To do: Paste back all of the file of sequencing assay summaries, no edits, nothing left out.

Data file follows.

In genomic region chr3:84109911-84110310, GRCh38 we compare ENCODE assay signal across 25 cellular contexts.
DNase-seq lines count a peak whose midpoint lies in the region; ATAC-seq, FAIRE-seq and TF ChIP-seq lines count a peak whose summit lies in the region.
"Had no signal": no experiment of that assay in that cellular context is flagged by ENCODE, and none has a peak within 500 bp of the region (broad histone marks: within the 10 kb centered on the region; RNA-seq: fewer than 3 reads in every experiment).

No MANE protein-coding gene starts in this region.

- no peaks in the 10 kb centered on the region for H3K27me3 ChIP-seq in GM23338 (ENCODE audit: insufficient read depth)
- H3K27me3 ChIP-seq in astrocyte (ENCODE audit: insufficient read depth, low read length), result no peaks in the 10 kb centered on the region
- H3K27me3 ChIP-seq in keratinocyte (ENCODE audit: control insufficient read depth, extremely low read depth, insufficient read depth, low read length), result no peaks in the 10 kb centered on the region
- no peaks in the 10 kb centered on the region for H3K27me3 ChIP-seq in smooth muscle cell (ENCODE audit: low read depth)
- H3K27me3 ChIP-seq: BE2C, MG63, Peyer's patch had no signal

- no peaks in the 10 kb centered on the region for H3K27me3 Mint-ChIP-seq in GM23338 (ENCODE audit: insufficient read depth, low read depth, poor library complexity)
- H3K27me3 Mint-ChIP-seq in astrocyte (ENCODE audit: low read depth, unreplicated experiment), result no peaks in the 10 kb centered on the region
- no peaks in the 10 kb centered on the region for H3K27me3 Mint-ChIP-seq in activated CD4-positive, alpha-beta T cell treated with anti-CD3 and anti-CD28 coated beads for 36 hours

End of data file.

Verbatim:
In genomic region chr3:84109911-84110310, GRCh38 we compare ENCODE assay signal across 25 cellular contexts.
DNase-seq lines count a peak whose midpoint lies in the region; ATAC-seq, FAIRE-seq and TF ChIP-seq lines count a peak whose summit lies in the region.
"Had no signal": no experiment of that assay in that cellular context is flagged by ENCODE, and none has a peak within 500 bp of the region (broad histone marks: within the 10 kb centered on the region; RNA-seq: fewer than 3 reads in every experiment).

No MANE protein-coding gene starts in this region.

- no peaks in the 10 kb centered on the region for H3K27me3 ChIP-seq in GM23338 (ENCODE audit: insufficient read depth)
- H3K27me3 ChIP-seq in astrocyte (ENCODE audit: insufficient read depth, low read length), result no peaks in the 10 kb centered on the region
- H3K27me3 ChIP-seq in keratinocyte (ENCODE audit: control insufficient read depth, extremely low read depth, insufficient read depth, low read length), result no peaks in the 10 kb centered on the region
- no peaks in the 10 kb centered on the region for H3K27me3 ChIP-seq in smooth muscle cell (ENCODE audit: low read depth)
- H3K27me3 ChIP-seq: BE2C, MG63, Peyer's patch had no signal

- no peaks in the 10 kb centered on the region for H3K27me3 Mint-ChIP-seq in GM23338 (ENCODE audit: insufficient read depth, low read depth, poor library complexity)
- H3K27me3 Mint-ChIP-seq in astrocyte (ENCODE audit: low read depth, unreplicated experiment), result no peaks in the 10 kb centered on the region
- no peaks in the 10 kb centered on the region for H3K27me3 Mint-ChIP-seq in activated CD4-positive, alpha-beta T cell treated with anti-CD3 and anti-CD28 coated beads for 36 hours